The laggard of the 1990s, Japan is making a re-appearance on investors’ radar screens. Now trading close to 19 year lows, the Japanese stock market contains world-class companies on cheap valuations whose management have little incentive to artificially boost profit numbers. As US and European markets have toppled, Japan has outperformed by almost 20% and is seen is having relatively little downside after the long bear market.
Hopes of a rebound in the stock market are predicated on the assumption that Japan is coming out of recession. Consensus forecasts of increases in operating profits are encouraging, with manufacturing profits forecast to rise 40.2%, and non-manufacturing by 7.5%, making an overall figure ex-financials of +20.1%. The recent Tankan survey reported business confidence up for the first time in two years. However, the rebound of GDP in the first quarter may be suspect when considered against a background of falling store and auto sales, lower incomes and the prospect of increasing unemployment. Corporate capital expenditure is also unlikely to rise as most industries have overcapacity.
The government’s ability to stimulate the economy is constrained by the already high budget deficit, which caused debt ratings agencies to downgrade Japanese government bonds. But so long as Japanese interest rates remain low the government can easily finance the debt. Japan’s debt is almost exclusively domestically held and the savings surplus means that there is a ready appetite for government issues. In addition, Japan has one of the lowest tax burdens in the world, at 10% of GDP, so there is the possibility of a fiscal package to raise revenues.
Possibly one of the best arguments for investing in Japan is that it has 10 years experience of dealing with deflation, whereas for the US and elsewhere it is a frightening prospect. The Japanese economy is protected by high household cash balances, which outstrip household debt by a factor of two. Assets in equities are only 10% of household assets, so Japanese private investors are less affected by stock market declines than their US counterparts.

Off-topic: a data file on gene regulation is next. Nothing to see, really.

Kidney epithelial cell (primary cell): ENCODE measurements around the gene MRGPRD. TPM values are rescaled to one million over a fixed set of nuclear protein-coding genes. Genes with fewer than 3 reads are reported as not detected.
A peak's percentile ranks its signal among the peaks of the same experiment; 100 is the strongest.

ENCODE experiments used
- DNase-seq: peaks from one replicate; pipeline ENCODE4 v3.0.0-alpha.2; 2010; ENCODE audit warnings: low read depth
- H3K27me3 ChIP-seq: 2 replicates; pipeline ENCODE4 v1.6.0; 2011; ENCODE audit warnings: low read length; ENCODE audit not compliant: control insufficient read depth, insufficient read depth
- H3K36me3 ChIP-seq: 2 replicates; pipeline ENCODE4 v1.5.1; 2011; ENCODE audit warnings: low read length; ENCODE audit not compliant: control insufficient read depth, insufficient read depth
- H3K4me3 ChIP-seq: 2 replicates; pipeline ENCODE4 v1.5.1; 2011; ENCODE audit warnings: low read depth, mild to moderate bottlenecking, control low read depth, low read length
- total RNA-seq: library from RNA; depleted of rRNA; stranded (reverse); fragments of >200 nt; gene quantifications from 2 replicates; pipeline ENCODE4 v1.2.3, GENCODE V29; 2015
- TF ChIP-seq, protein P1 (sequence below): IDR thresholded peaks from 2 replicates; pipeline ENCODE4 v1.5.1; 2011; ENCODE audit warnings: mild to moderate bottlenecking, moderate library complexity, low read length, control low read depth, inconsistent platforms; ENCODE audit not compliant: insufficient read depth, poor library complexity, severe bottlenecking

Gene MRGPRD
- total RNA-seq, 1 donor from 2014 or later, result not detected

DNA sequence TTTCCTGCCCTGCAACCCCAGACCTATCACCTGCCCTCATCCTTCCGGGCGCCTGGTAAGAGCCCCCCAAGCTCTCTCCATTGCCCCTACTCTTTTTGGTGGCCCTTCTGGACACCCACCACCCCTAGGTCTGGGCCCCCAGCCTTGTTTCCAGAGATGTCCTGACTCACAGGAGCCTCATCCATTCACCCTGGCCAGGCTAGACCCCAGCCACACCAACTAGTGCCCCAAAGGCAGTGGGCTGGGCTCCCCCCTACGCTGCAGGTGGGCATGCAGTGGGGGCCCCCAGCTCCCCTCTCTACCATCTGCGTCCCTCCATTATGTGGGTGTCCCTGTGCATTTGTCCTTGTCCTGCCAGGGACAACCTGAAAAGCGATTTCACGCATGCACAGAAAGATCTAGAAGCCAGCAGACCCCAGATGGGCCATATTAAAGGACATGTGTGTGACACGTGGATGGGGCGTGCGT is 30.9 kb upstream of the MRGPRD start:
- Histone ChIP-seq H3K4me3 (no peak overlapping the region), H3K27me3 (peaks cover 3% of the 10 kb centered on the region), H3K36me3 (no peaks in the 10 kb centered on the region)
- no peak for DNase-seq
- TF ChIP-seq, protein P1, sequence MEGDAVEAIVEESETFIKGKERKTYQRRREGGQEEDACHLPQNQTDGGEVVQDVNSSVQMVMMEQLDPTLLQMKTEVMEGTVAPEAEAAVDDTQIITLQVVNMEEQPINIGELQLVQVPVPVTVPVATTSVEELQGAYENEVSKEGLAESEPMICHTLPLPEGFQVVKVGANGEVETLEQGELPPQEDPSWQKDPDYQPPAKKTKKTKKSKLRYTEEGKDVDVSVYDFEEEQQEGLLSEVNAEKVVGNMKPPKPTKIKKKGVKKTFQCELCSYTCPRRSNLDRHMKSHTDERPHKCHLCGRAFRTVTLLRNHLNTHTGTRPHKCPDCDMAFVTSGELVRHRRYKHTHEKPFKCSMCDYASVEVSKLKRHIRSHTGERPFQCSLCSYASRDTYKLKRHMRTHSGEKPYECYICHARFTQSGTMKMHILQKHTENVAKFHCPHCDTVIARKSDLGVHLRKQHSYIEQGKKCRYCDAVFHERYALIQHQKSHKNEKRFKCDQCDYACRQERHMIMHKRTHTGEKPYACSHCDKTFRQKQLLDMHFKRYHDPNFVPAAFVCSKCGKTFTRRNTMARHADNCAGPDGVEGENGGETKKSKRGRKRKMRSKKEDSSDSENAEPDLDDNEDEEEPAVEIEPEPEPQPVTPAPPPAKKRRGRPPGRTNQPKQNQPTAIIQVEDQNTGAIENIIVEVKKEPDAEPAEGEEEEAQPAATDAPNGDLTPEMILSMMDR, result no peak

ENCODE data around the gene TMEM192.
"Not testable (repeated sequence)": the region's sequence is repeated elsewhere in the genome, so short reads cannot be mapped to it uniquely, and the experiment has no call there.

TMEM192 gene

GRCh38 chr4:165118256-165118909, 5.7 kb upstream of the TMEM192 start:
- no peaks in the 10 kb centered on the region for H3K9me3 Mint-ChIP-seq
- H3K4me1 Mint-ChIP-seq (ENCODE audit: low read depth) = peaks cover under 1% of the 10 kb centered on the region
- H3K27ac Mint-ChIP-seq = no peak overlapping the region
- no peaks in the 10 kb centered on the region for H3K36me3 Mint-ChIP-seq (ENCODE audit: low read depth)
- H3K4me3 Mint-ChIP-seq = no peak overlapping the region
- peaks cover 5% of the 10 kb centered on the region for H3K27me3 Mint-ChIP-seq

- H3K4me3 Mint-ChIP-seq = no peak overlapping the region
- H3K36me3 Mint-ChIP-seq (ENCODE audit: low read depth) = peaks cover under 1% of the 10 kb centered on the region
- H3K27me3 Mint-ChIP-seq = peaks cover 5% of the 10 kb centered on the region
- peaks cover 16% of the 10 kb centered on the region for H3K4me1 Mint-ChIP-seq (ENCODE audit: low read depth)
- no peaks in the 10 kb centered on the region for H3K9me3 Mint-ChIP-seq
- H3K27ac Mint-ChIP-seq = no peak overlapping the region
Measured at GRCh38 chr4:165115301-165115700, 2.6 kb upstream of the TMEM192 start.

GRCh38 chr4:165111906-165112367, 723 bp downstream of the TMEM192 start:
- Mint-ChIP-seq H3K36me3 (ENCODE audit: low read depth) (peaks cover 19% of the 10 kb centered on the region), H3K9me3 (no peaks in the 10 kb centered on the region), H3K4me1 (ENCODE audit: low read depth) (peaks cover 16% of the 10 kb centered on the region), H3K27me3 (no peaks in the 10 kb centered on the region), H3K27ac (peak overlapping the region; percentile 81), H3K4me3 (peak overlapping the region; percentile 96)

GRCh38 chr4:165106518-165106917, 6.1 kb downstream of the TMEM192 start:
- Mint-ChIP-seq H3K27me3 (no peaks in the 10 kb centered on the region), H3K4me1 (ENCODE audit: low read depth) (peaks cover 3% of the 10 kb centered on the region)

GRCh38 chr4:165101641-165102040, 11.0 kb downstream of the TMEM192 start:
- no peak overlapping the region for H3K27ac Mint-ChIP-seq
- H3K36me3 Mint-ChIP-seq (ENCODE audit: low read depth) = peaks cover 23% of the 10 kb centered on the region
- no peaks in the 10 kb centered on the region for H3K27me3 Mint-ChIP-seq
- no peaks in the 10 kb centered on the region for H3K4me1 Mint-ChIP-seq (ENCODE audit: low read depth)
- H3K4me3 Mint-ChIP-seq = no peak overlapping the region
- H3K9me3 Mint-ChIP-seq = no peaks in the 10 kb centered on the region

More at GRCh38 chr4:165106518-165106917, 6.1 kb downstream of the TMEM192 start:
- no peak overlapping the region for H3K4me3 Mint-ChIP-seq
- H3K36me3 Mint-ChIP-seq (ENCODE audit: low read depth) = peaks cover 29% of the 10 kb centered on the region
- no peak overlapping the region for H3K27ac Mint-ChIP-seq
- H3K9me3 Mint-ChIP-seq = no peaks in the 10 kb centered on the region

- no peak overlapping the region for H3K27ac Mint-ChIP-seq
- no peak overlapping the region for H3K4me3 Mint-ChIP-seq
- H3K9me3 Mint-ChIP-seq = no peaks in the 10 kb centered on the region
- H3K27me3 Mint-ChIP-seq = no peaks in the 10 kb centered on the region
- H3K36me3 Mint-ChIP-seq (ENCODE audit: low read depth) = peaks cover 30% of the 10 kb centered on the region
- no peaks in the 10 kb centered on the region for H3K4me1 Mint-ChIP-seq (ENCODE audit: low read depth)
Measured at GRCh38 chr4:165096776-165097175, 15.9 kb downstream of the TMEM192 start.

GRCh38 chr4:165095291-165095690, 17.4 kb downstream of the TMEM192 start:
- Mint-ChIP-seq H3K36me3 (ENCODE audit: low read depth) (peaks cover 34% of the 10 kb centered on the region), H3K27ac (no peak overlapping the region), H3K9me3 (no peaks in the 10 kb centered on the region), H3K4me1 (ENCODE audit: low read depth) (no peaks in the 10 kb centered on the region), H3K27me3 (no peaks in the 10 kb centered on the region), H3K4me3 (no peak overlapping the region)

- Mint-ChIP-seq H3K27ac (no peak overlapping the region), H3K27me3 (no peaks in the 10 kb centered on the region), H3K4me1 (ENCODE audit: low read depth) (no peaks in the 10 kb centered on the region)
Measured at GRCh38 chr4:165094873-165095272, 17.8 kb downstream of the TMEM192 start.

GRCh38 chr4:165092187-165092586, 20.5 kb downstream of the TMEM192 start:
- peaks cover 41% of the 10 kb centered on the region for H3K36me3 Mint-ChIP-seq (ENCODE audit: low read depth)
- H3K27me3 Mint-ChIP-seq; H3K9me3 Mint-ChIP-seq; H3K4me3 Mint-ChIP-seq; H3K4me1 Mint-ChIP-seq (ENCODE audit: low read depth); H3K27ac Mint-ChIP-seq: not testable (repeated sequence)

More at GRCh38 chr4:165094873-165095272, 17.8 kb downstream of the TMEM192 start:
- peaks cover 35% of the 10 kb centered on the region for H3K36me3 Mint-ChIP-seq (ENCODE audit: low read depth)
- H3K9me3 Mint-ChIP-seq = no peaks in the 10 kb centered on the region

Most European pension funds are currently under-invested in Japan. Although the lowest risk proposition is to add as diversified a basket as possible, most funds initially add equities in the home market, pursuing the now largely discredited ‘home bias’, and then allocate money towards overseas markets. Hence European pension fund allocations towards Japan will always be lower than its share of global equity market capitalisation.
In the UK, up until recently actuaries applied a discounted dividend approach to valuing equities and this caused a write down in the value of any assets whose dividend yields were well below the level of UK inflation. Any allocation towards a low yielding market, such as Japan, would have a negative effect on solvency. Actuaries now value holdings based on their market value, but the legacy is some vestigial confusion as to the right Japan allocation.
Market capitalisation weightings have received bad press of late, as investors have realised that it results in higher allocations to overvalued markets. There is a move towards fixed weights, which may in themselves appear arbitrary, but resolve the difficulty of finding other theoretically sound bases for allocation. Ian Barnes, a consultant with Frank Russell, warns against taking short-term tactical bets commenting, “all markets have equal returns in the long run”.